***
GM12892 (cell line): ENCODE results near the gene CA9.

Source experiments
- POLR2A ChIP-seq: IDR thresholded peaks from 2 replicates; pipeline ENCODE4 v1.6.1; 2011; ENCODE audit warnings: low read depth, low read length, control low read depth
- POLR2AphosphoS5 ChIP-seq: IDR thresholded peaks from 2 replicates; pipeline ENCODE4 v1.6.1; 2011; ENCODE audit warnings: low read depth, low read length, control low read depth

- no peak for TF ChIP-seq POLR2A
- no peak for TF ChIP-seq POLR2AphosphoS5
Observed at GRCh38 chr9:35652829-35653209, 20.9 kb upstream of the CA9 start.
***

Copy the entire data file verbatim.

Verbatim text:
GM12892 (cell line): ENCODE results near the gene CA9.

Source experiments
- POLR2A ChIP-seq: IDR thresholded peaks from 2 replicates; pipeline ENCODE4 v1.6.1; 2011; ENCODE audit warnings: low read depth, low read length, control low read depth
- POLR2AphosphoS5 ChIP-seq: IDR thresholded peaks from 2 replicates; pipeline ENCODE4 v1.6.1; 2011; ENCODE audit warnings: low read depth, low read length, control low read depth

- no peak for TF ChIP-seq POLR2A
- no peak for TF ChIP-seq POLR2AphosphoS5
Observed at GRCh38 chr9:35652829-35653209, 20.9 kb upstream of the CA9 start.